Alarma, no. 24, 1st quarter 1973
Communism as a movement is a struggle to overcome wage slavery. It has absolutely nothing in common with any project to reorganize capital and wages within a country or in the world. True, the Stalinist imposture, the vilest and threatening of all times, is still striving to pass off as socialism the redoubling of wage slavery by the single master state. Thus, the expropriation of the bourgeoisie and the trusts is done, not for the benefit of the proletariat; of society, but of a trust of trusts. The trickery is twofold: the natural process of capital concentration is deliberately carried out along such a road, and as long as the workers of a country do not suffer from it on their own shoulders, they may be led to believe that this is the road of socialism. The unavowed motto of stalinism and its cronies is: Long live the master state, legislator, and absolute stowaway! None other was the goal of the Chilean Popular Unity.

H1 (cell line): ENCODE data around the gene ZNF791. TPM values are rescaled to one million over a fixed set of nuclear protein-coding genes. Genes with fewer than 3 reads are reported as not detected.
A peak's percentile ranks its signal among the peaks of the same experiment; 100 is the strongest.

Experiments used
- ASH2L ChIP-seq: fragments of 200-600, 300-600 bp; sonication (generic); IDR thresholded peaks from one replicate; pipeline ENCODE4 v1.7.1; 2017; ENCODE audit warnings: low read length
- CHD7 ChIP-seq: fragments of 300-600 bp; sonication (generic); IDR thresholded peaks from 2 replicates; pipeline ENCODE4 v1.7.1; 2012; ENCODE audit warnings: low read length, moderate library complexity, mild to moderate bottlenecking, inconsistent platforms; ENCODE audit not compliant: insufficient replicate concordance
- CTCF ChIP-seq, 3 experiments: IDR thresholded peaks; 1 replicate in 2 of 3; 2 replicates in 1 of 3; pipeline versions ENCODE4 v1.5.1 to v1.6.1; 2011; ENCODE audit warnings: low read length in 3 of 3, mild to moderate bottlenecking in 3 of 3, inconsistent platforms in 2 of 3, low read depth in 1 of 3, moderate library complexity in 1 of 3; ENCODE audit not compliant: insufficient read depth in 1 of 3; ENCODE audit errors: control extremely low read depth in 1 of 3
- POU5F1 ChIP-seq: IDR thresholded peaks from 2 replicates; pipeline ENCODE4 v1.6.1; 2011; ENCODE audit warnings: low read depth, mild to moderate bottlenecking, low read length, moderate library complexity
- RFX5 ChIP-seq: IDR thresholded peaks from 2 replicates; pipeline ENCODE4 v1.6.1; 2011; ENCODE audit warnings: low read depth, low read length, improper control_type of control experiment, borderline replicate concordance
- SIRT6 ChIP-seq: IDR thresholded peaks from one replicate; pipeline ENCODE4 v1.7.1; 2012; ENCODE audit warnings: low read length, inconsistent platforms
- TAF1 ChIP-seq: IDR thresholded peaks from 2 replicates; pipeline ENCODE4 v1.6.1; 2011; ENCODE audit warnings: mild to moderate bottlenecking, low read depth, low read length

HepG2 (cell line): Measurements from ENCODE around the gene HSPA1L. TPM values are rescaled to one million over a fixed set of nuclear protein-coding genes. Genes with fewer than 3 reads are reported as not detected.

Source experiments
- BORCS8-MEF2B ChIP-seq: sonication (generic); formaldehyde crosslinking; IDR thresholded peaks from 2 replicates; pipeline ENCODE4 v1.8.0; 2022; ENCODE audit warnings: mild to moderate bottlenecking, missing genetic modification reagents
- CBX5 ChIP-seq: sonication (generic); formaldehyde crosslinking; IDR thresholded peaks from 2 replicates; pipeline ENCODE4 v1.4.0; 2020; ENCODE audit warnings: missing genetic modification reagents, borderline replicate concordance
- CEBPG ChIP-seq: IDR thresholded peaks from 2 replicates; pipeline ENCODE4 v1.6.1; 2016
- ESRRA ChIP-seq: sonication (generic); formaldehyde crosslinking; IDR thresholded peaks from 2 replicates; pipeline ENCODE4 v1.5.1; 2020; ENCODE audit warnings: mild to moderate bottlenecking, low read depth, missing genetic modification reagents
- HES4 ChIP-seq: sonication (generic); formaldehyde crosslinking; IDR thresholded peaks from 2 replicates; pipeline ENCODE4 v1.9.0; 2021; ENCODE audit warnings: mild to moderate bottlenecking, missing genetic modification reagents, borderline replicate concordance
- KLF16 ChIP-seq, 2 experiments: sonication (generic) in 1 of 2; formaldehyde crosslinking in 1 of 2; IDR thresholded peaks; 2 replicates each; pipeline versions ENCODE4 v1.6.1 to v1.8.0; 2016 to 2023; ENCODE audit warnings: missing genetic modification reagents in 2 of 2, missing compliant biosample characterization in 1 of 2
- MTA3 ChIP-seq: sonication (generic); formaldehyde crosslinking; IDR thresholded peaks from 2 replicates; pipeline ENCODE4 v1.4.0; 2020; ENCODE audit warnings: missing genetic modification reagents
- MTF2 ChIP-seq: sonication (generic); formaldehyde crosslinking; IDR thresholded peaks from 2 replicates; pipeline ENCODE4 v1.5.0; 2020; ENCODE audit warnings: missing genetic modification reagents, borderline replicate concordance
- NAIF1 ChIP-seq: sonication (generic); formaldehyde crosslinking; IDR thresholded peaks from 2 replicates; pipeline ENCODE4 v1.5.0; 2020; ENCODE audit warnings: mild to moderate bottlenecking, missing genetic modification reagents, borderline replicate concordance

An especially important, if not the key, implication of such a trickery: it yields abundant economic, political and paramilitary benefits to the imperialism of the ruble as opposed to that of the dollar. Under its cover, it has penetrated Moscow in Asia, in Africa, in the oil-producing area of Islam, in Cuba... and in the minds of numerous intellectuals everywhere. This has played a considerable role in the outcome of the Chilean tragicomedy. Yankee imperialism could not allow another American country, besides Cuba, to escape into the Russian orbit. And on the other hand, neither Allende nor anyone else, no matter how well prepared, will be able to take off from the Wall Street area today without being captured by the Kremlin area and vice versa. That feat is reserved for the proletarian, necessarily communist revolution. It is not nationalizations which really frighten the U.S. government, but, rather, that once they are carried out, they become commercially, technically, and strategically dependent on Russian imperialism. The military have not been reluctant to declare that they would maintain the nationalizations of the American companies decreed by Allende.